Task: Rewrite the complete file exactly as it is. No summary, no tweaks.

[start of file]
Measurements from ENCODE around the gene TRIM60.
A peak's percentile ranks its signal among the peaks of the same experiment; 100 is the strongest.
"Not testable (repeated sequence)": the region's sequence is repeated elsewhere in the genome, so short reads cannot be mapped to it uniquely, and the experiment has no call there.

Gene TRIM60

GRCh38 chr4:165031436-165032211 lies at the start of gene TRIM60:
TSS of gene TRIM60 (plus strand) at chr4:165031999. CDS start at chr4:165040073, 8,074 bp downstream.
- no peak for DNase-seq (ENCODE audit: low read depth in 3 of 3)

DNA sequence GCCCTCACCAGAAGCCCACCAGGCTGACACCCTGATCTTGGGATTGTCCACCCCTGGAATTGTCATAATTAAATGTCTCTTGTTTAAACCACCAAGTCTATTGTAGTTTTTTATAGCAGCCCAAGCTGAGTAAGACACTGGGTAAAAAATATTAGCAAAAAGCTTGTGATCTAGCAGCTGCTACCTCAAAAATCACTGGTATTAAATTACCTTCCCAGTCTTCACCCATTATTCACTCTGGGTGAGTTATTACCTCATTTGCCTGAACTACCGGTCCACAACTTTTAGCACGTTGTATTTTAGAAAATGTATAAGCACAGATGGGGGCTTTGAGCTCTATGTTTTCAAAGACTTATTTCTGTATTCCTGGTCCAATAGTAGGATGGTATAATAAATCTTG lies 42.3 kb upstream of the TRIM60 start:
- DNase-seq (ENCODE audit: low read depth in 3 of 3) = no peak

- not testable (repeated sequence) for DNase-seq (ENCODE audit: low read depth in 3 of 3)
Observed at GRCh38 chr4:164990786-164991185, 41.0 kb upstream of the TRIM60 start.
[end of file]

Measurements from ENCODE around the gene TRIM60.
A peak's percentile ranks its signal among the peaks of the same experiment; 100 is the strongest.
"Not testable (repeated sequence)": the region's sequence is repeated elsewhere in the genome, so short reads cannot be mapped to it uniquely, and the experiment has no call there.

Gene TRIM60

GRCh38 chr4:165031436-165032211 lies at the start of gene TRIM60:
TSS of gene TRIM60 (plus strand) at chr4:165031999. CDS start at chr4:165040073, 8,074 bp downstream.
- no peak for DNase-seq (ENCODE audit: low read depth in 3 of 3)

DNA sequence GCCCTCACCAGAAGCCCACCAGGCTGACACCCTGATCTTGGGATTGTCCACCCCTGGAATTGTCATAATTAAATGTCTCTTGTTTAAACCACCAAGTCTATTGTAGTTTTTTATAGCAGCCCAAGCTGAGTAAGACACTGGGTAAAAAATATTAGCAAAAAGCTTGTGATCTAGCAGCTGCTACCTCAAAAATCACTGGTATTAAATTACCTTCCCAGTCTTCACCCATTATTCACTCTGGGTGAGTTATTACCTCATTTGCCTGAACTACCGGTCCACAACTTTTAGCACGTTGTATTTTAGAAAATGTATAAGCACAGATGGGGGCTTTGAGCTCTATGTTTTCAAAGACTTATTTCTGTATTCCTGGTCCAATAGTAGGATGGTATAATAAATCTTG lies 42.3 kb upstream of the TRIM60 start:
- DNase-seq (ENCODE audit: low read depth in 3 of 3) = no peak

- not testable (repeated sequence) for DNase-seq (ENCODE audit: low read depth in 3 of 3)
Observed at GRCh38 chr4:164990786-164991185, 41.0 kb upstream of the TRIM60 start.